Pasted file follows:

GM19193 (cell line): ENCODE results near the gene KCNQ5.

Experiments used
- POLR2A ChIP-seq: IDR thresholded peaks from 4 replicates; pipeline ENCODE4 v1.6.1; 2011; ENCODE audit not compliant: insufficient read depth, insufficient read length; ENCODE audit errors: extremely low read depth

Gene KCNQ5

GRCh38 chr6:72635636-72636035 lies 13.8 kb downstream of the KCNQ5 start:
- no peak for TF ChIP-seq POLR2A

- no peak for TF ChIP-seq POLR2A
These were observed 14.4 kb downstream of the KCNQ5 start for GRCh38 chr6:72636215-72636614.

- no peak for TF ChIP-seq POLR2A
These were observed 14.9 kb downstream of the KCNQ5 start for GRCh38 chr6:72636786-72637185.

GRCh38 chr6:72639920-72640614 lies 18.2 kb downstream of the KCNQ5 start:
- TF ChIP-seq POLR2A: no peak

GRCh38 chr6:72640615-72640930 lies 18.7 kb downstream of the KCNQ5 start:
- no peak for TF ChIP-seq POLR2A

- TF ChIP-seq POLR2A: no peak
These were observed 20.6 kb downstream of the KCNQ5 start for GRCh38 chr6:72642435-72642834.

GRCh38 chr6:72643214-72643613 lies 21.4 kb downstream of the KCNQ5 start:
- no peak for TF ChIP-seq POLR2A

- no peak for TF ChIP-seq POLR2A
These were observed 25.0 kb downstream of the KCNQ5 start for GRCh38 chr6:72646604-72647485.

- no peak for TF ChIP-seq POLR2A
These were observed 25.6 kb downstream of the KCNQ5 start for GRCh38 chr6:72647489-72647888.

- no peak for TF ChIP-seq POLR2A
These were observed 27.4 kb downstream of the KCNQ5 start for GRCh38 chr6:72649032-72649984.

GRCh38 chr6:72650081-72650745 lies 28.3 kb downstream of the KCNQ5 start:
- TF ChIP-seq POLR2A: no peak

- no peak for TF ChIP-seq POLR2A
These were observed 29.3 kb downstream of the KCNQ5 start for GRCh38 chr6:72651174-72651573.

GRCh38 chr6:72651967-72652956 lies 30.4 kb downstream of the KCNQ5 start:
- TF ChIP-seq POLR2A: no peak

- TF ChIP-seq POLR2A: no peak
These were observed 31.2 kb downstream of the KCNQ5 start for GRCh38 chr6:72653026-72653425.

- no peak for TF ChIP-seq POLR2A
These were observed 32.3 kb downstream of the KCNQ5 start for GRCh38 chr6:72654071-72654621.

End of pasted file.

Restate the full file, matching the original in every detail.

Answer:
GM19193 (cell line): ENCODE results near the gene KCNQ5.

Experiments used
- POLR2A ChIP-seq: IDR thresholded peaks from 4 replicates; pipeline ENCODE4 v1.6.1; 2011; ENCODE audit not compliant: insufficient read depth, insufficient read length; ENCODE audit errors: extremely low read depth

Gene KCNQ5

GRCh38 chr6:72635636-72636035 lies 13.8 kb downstream of the KCNQ5 start:
- no peak for TF ChIP-seq POLR2A

- no peak for TF ChIP-seq POLR2A
These were observed 14.4 kb downstream of the KCNQ5 start for GRCh38 chr6:72636215-72636614.

- no peak for TF ChIP-seq POLR2A
These were observed 14.9 kb downstream of the KCNQ5 start for GRCh38 chr6:72636786-72637185.

GRCh38 chr6:72639920-72640614 lies 18.2 kb downstream of the KCNQ5 start:
- TF ChIP-seq POLR2A: no peak

GRCh38 chr6:72640615-72640930 lies 18.7 kb downstream of the KCNQ5 start:
- no peak for TF ChIP-seq POLR2A

- TF ChIP-seq POLR2A: no peak
These were observed 20.6 kb downstream of the KCNQ5 start for GRCh38 chr6:72642435-72642834.

GRCh38 chr6:72643214-72643613 lies 21.4 kb downstream of the KCNQ5 start:
- no peak for TF ChIP-seq POLR2A

- no peak for TF ChIP-seq POLR2A
These were observed 25.0 kb downstream of the KCNQ5 start for GRCh38 chr6:72646604-72647485.

- no peak for TF ChIP-seq POLR2A
These were observed 25.6 kb downstream of the KCNQ5 start for GRCh38 chr6:72647489-72647888.

- no peak for TF ChIP-seq POLR2A
These were observed 27.4 kb downstream of the KCNQ5 start for GRCh38 chr6:72649032-72649984.

GRCh38 chr6:72650081-72650745 lies 28.3 kb downstream of the KCNQ5 start:
- TF ChIP-seq POLR2A: no peak

- no peak for TF ChIP-seq POLR2A
These were observed 29.3 kb downstream of the KCNQ5 start for GRCh38 chr6:72651174-72651573.

GRCh38 chr6:72651967-72652956 lies 30.4 kb downstream of the KCNQ5 start:
- TF ChIP-seq POLR2A: no peak

- TF ChIP-seq POLR2A: no peak
These were observed 31.2 kb downstream of the KCNQ5 start for GRCh38 chr6:72653026-72653425.

- no peak for TF ChIP-seq POLR2A
These were observed 32.3 kb downstream of the KCNQ5 start for GRCh38 chr6:72654071-72654621.